Are you terrified for the safety of your yet unborn child? No? Well, maybe you should be, as it seems that all sorts of professions get exposed to chemicals which can lead to problems for fetuses, and that goes for both parents.
The journal Occupational & Environmental Medicine recently published a number of studies linking certain jobs and and work types as increasing the risk of certain birth defects. For one, mothers exposed to organic solvents in the workplace were more likely to have children with congenital heart defects. Likewise, women who worked long hours with large amount of time spent standing saw lower growth rates in the third trimester.
It's not just the mothers who can influence the health of the baby. One new study paints a link between what can only be described as a litany of professions in the father and birth defects. Some jobs saw a spike in three or more types of birth defect:
mathematicians, physicists, computer scientists; artists; photographers and photo processors; food service workers; landscapers and groundsmen; hairdressers and make-up artists; office and admin support workers; sawmill operatives; those working with petrol and gas; those working in chemical industries; printers; those operating cranes and diggers; and drivers.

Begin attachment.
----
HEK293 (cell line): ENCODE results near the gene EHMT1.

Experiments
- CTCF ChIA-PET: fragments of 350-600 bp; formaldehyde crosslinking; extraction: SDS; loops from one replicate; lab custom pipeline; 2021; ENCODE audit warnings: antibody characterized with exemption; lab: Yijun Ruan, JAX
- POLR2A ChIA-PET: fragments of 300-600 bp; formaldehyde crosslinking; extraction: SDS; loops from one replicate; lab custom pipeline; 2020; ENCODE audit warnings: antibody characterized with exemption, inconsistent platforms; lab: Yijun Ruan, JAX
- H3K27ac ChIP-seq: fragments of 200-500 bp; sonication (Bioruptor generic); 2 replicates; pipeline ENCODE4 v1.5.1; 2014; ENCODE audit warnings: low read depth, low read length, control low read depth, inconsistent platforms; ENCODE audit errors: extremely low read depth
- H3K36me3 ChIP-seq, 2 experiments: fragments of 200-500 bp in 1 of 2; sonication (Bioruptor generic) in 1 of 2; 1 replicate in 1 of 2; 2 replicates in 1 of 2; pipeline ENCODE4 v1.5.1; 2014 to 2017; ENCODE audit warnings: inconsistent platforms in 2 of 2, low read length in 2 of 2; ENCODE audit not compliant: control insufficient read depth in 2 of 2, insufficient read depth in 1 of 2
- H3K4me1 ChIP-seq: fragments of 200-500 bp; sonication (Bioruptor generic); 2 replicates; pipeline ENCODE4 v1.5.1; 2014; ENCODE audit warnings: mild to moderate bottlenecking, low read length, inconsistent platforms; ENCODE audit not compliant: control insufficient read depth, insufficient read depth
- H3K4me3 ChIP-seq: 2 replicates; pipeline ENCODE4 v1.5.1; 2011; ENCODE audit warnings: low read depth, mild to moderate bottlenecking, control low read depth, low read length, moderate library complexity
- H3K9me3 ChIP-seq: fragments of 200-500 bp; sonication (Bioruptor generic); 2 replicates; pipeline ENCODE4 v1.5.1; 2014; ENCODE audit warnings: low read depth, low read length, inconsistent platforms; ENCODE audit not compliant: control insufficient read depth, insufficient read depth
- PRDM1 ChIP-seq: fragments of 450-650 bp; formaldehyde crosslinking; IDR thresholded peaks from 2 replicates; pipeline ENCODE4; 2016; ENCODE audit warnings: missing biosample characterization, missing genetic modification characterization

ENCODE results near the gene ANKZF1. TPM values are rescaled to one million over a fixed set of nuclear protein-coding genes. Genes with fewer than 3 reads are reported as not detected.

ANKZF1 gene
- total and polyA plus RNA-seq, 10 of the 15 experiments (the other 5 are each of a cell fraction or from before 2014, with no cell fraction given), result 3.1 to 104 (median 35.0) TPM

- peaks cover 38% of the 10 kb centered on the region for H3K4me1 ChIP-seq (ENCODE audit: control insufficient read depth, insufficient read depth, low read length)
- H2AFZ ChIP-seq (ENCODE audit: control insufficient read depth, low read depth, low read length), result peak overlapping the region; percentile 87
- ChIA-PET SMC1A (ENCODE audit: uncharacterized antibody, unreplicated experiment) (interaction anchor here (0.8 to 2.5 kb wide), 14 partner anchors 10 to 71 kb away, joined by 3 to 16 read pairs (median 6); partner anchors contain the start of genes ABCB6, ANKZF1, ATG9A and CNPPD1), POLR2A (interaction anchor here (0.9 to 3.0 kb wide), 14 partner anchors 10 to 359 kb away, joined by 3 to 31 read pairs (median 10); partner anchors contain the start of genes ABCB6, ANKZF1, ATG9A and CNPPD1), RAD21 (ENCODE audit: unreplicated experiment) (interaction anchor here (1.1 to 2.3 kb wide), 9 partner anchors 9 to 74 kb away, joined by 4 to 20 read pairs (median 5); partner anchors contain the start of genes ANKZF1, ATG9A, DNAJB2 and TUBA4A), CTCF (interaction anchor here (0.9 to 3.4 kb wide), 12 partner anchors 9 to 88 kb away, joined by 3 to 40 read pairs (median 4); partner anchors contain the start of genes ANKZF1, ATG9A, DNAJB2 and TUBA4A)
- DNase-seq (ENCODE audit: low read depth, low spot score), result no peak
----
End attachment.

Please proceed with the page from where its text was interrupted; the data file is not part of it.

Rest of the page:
And some jobs were associated with specific defects:
artists (mouth, eyes and ears, gut, limbs, and heart); photographer and photo processors (cataracts, glaucoma, absence of or insufficient eye tissue); drivers (absence of or insufficient eye tissue, glaucoma); landscapers and groundsmen (gut abnormalities).
This study doesn't draw links between specific exposures that might be the problem — what do mathematicians get exposed to regularly? — but it does show where further research could go.
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